A Chinese Reverse Merger “Fraud” CEO Speaks

13 Jul

Among the almost countless reasons investors should be wary of investing in taste of the moment or “hot” Chinese stocks, we may now have solid confirmation of a new one: a complete and utter lack of personal responsibility/accountability of/by those running these firms.  This flies in the face of the many critics and short sellers who loudly proclaim the majority of these firms are merely examples of management getting rich while the shareholders get poor.

In an article translated into English, “The president of a delisted high-tech firm in northern China, who prefers to remain anonymous, has shared his views of the whole process of being listed and delisted.  The president claims his company was dragged into the listing process and naively trusted a host of exploitative government officials, bankers, and auditors, only to be torn apart later.”

As far as I can tell, the anonymous executive is none other than Mr. Zou Dejun, CEO of alleged fraud Rino International, at least from similarities mentioned in the article to RINO’s regulatory filings.
Remember, this is the firm whose auditors (questionable firm, Fraser Frost) resigned for lack of reliance in mangement’s representations, and whose stock was de-listed by the NASDAQ in April.

I have not followed RINO’s plight in enough detail to comment on the fraud allegations and/or “proof” offered-up by the likes of Muddy Waters, however, from this executive’s account, there is a far more fundamental concern.  The executive assigns blame for his firm’s misfortunes to literally everyone except himself: auditors, investor relations firms, China and US-based “capital markets” firms, Chinese politicians, his own employees, really everyone EXCEPT himself.

To be sure, a reluctant CEO unprepared and uneducated in matters that come with the title is an unenviable position in which to find one’s self, but there are numerous and extraordinarily simple ways of dealing, for instance, resigning, or better, doing your job and putting your foot down when outsiders try to tell you how to run your firm.  I don’t buy for a second that cultural issues such as pride and honor are acceptable reasons for failure to do so.  This is true in every country – sure to varying degrees – but no CEO anywhere on the planet wants to admit he needs help or can’t handle the task with which he is faced.  Nor do I buy that this executive was so painfully naive and so disconnected from the circles of professional businessmen that he lacked the wherewithal to see what was happening, nay, to see what he was signing-off on.  His sole tangential admission of blame is in saying “if I had to do it all over again, I would have done it differently.”  Great, I’m sure all the shareholders who relied on you to look out for their best interests feel much better now.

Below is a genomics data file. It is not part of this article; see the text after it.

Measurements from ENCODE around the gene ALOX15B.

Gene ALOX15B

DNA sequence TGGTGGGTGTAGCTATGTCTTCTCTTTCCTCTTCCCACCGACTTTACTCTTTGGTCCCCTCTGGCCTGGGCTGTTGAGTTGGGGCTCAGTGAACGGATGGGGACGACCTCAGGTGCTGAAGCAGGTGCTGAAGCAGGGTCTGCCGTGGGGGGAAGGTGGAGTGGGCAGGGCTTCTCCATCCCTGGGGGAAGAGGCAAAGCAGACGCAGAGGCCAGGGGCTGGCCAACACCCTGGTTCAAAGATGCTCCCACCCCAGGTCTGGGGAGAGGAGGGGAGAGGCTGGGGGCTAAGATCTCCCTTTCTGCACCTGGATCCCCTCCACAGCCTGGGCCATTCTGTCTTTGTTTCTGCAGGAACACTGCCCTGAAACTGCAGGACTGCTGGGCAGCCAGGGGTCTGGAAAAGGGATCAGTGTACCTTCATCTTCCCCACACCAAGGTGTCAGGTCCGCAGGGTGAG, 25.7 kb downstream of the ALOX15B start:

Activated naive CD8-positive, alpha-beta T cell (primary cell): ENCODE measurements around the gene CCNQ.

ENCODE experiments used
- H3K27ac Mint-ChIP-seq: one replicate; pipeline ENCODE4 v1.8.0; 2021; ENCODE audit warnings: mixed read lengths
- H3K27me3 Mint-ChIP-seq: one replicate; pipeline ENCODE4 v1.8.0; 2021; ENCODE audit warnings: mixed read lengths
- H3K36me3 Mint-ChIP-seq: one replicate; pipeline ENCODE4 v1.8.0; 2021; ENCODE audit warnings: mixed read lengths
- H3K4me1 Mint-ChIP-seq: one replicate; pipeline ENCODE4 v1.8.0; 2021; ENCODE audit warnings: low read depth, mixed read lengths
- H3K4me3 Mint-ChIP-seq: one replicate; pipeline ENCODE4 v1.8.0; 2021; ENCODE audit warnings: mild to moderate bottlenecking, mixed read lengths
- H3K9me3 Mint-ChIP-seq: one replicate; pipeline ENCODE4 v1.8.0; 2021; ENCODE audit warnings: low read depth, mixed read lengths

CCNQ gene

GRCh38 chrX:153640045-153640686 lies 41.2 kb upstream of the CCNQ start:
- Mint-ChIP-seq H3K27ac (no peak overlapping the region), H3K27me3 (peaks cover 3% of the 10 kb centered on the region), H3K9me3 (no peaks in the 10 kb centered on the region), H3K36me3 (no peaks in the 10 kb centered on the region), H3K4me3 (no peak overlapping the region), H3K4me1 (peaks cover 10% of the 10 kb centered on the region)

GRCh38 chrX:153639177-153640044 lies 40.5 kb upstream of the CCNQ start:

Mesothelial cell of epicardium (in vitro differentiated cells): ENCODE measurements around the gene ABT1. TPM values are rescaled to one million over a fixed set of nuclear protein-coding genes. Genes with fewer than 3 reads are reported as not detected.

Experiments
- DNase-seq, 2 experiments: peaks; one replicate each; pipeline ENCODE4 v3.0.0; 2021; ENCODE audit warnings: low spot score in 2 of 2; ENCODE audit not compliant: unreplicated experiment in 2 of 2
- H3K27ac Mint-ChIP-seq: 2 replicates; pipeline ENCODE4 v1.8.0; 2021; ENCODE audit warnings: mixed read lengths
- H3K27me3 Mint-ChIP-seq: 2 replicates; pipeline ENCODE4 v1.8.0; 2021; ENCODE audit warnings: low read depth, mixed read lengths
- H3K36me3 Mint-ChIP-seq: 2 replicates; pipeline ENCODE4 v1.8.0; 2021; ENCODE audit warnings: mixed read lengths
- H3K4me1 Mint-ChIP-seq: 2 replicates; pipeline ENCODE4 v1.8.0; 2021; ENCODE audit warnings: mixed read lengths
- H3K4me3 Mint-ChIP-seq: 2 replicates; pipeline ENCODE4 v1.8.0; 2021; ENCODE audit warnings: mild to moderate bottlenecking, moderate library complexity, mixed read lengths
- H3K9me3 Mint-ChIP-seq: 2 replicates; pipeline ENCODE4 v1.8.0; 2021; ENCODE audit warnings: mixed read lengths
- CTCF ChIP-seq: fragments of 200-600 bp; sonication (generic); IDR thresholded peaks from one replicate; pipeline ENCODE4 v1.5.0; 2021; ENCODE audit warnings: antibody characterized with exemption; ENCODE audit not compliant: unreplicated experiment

This is the job of  CEO, to be able to politely dismiss the interests of others which are not necessarily in the interest of the firm and its stakeholders.  To say to the politician, we absolutely plan on going public, but only when we are ready to show the World how great our firm and our Country are, to say to the lawyers, bankers, and brokers and high-priced auditors thanks, but no thanks.  To allow all of these people to dictate to you – the CEO – what the company is going to do is cowardice.  Man up and do your god damn job.  And if you don’t feel like stepping up, don’t run your mouth and complain about it when the only person you really have to blame is yourself.

The experiences of this executive are hardly unique to China (how many failed executives in the U.S. blame “the markets” or some other outside force for their shortcomings?), however especially in the reverse merger space, I would not be surprised if they are relatively wide-spread and shared by a great many of his peers.  Again, in this executives defense (assuming he is who I believe he is), the risk factors were largely stated in regulatory filings.  I doubt anyone except the lawyers who drafted them actually read that far, though.

As I’ve said dozens if not hundreds of times at this point:

CAVEAT EMPTOR

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6 Responses to “A Chinese Reverse Merger “Fraud” CEO Speaks”

  1. Sean July 13, 2011 at 3:54 pm #

    You’re underestimating the pressure from the local governments.

    Check out: http://newcer.chinaeconomicreview.com/en/content/end-line